Martin
v.
Dry Dock, East Broadway & Battery Railroad

Not overruled or negatively treated on appealinfoCoverage
Court of Appeals of the State of New YorkMar 27, 1883
92 N.Y. 70 (N.Y. 1883)

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Argued March 12, 1883

Decided March 27, 1883

John M. Scribner for appellant. Samuel Greenbaum for respondent.


The letters of administration issued to the plaintiff in this case contained a limitation, which was written on the margin, limiting the power of the administratrix to prosecute only and not giving her power to collect or compromise.

The limitation referred to was not, at the time of granting the letters, expressly authorized by any statute of this State, but, with this exception, the letters were in the usual form of those issued to an administrator and conferred the usual powers granted to such officer for the purpose of enabling him to discharge the duties thereby imposed. There can be no question that, without such limitation, the letters issued were fully authorized and within the power of the surrogate to grant. That officer had jurisdiction over the person and the subject-matter, and unless he exceeded his authority there is no ground for insisting that the letters were unauthorized. They certainly contained sufficient to confer general authority and power over the assets of the deceased, and it is not clear upon what ground it can be claimed that the right to administer, which was thus conferred, can be disregarded and set at naught for the reason that the letters contained matter which was not within the scope of the surrogate's power. Such matter, we think, being unnecessary, may be regarded as surplusage, and the letters may be considered as if it had not constituted a part of or been incorporated in the same. If the matter objected to be stricken out then the letters are perfect and complete. Within well-settled rules we think they may be considered as if they contained no such limitation, and the objection taken to their validity cannot be upheld.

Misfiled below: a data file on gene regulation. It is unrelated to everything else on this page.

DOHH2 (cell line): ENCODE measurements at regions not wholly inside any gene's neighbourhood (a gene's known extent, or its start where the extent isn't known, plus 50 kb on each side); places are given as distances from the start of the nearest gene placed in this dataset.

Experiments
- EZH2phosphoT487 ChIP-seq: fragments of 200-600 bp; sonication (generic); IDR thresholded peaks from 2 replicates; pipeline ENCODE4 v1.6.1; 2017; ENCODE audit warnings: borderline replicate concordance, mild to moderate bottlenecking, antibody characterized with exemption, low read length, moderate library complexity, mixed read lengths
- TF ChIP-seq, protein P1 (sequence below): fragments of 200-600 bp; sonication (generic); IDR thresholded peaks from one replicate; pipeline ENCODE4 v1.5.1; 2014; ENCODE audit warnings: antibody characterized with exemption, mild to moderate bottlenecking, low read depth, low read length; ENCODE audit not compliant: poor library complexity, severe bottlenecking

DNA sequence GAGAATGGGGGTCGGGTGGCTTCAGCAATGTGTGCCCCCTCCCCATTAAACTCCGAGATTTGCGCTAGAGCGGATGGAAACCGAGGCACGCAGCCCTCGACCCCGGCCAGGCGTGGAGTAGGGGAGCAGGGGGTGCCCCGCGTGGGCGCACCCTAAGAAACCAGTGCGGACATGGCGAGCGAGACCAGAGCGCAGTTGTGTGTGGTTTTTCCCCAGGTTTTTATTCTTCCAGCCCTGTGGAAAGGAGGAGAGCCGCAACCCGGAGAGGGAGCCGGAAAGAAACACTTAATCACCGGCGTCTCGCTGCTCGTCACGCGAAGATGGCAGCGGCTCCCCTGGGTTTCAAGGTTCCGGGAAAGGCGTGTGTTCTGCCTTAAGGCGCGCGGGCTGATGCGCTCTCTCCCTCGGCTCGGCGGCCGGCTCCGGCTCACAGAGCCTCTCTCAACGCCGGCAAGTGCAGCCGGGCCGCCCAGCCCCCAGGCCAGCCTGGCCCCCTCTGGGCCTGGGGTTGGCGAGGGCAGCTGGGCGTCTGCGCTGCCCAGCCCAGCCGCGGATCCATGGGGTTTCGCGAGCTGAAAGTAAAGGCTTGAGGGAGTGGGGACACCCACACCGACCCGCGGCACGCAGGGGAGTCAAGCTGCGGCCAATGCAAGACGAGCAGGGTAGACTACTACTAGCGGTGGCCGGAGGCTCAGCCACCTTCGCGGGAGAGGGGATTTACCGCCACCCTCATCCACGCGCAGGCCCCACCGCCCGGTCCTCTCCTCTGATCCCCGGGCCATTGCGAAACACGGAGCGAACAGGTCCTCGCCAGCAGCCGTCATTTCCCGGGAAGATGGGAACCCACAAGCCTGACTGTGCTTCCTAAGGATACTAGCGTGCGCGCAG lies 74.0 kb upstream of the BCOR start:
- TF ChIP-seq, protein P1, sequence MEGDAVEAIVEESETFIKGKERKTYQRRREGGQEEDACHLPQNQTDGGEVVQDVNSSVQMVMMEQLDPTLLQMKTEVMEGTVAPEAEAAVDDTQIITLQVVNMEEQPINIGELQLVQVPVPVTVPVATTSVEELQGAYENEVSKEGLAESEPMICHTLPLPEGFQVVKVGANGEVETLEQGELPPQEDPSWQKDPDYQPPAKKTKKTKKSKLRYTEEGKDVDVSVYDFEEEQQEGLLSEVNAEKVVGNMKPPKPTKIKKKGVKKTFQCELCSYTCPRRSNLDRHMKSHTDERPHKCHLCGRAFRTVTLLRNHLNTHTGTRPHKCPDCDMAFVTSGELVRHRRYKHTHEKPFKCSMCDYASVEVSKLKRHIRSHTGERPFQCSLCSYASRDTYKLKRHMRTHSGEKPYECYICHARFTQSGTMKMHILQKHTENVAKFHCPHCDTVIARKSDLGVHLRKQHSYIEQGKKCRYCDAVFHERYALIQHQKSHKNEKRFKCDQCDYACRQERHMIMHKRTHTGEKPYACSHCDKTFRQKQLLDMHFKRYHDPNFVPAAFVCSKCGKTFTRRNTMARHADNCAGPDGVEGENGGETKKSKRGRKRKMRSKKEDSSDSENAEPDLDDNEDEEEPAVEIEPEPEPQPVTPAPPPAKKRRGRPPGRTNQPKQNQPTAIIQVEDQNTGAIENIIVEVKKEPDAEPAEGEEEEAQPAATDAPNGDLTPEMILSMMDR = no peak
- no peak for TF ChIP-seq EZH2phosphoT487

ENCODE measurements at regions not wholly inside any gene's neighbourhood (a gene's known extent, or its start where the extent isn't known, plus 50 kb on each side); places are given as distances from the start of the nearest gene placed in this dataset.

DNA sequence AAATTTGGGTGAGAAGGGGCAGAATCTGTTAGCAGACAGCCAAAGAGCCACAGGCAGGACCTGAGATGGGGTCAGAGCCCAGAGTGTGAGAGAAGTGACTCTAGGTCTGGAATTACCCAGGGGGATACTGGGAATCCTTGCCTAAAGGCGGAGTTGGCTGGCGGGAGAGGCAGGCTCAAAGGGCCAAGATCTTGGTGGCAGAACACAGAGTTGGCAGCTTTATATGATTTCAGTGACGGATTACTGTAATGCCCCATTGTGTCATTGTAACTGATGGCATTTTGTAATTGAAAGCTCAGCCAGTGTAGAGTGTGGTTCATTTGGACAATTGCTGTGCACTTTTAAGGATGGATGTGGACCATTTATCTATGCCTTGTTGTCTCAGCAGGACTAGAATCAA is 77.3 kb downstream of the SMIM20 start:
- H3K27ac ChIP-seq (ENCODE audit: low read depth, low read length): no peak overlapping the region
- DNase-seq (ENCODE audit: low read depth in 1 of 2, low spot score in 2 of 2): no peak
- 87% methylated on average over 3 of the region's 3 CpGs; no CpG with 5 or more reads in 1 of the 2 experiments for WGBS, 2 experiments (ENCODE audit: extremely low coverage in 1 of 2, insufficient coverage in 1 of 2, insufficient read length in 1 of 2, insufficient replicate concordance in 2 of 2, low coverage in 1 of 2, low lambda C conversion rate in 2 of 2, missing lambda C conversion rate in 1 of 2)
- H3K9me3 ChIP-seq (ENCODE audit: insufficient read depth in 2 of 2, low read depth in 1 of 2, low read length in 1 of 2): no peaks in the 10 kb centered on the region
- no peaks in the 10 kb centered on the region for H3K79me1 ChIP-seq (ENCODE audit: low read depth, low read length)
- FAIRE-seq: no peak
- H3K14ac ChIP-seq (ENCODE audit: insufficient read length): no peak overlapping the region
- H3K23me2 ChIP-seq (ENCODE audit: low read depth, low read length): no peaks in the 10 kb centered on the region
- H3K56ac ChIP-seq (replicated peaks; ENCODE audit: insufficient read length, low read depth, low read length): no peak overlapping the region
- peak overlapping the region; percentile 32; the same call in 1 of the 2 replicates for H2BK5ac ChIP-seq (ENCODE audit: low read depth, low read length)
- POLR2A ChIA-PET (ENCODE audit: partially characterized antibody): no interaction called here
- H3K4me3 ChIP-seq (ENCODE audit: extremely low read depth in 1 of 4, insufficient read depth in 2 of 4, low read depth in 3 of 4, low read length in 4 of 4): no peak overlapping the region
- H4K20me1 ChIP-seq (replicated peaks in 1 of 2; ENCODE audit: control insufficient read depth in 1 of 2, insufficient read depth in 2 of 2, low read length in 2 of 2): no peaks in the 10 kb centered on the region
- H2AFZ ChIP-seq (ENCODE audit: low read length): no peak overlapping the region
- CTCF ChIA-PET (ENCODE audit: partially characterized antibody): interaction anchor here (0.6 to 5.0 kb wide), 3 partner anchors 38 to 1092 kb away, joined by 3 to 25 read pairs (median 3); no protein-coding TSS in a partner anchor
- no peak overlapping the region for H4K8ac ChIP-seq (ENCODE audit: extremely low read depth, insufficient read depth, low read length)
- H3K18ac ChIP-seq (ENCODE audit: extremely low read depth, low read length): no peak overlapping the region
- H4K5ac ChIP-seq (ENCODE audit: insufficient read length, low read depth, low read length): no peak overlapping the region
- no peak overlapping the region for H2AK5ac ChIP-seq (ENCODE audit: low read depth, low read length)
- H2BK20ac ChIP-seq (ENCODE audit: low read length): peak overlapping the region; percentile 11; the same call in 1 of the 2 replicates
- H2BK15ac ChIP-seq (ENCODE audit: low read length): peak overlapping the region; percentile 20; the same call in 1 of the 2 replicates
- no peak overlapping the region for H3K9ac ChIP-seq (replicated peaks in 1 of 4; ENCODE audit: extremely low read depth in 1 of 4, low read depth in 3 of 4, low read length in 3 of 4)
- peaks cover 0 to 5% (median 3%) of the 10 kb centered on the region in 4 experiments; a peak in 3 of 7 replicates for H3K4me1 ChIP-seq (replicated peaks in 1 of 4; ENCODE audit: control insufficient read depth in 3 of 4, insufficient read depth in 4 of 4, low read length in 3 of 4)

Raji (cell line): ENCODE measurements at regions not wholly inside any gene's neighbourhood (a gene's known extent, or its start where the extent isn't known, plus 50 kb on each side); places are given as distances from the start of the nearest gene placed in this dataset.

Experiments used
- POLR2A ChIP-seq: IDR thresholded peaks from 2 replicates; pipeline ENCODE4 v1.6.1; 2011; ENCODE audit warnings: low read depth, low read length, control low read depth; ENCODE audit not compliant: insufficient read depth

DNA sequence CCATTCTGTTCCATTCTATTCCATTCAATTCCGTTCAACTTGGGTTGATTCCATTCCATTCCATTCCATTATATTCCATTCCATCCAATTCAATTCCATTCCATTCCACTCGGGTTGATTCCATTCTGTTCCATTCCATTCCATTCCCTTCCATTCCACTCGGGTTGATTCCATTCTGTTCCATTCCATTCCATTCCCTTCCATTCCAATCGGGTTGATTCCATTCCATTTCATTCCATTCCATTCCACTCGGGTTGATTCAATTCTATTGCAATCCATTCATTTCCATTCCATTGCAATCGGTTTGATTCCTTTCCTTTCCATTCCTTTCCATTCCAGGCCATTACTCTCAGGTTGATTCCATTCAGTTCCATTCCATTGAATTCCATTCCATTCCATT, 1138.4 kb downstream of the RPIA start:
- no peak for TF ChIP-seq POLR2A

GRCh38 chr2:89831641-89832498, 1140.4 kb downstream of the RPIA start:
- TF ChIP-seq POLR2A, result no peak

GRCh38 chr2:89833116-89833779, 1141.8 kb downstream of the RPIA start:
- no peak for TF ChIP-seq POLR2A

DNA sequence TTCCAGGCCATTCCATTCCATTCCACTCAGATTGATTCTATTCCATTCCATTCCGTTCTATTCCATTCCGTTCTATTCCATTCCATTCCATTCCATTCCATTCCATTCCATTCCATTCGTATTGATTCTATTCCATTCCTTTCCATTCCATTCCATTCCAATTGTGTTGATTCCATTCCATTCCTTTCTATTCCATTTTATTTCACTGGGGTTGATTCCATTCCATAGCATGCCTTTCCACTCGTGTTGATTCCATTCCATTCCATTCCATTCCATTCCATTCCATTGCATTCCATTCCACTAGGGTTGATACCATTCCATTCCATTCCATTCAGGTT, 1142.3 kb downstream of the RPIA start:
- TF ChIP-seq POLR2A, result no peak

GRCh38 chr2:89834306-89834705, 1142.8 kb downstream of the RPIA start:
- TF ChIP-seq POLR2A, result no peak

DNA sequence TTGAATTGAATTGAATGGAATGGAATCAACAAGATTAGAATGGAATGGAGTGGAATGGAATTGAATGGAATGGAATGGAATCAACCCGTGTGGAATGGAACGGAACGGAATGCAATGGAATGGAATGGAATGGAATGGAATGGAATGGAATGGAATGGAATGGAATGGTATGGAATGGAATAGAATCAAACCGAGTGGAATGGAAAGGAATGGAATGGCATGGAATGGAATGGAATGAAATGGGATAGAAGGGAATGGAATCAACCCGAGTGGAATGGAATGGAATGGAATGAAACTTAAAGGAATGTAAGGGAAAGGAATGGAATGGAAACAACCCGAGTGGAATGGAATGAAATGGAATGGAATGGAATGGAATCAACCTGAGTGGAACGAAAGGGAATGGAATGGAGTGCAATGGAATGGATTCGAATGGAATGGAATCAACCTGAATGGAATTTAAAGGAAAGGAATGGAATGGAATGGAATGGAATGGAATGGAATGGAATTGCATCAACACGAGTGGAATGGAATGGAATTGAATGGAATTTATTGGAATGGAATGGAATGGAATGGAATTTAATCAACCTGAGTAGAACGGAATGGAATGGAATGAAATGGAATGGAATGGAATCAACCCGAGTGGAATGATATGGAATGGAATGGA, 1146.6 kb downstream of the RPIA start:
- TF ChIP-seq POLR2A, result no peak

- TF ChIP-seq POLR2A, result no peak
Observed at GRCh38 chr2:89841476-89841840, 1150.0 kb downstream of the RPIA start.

We are also of the opinion that the surrogate had full power and authority to issue the letters in question in the form in which they were made out and that they were properly issued by him.

By 2 R.S. 220 the surrogate is vested with authority "to grant letters testamentary and of administration" and "to direct and control" and settle the accounts of executors and administrators. Although the Surrogate's Court is limited in its jurisdiction it by no means follows that the surrogate had no power to issue the letters in question; he acted strictly within his jurisdiction and in granting the letters he did that which was directly within the scope of his powers and the line of his duties; the law does not direct what language shall be employed in letters issued by him or what precise powers or duties shall be laid down in the same; it does not prohibit letters in the form used in the case considered. The power being general for such a purpose the surrogate must be governed by established rules not inconsistent with the statutes relating to the organization of the Surrogate's Court. In all matters relating to estates the court proceeds in accordance with established usage as modified by statutory enactment. (Redf. Law and Practice, 43.)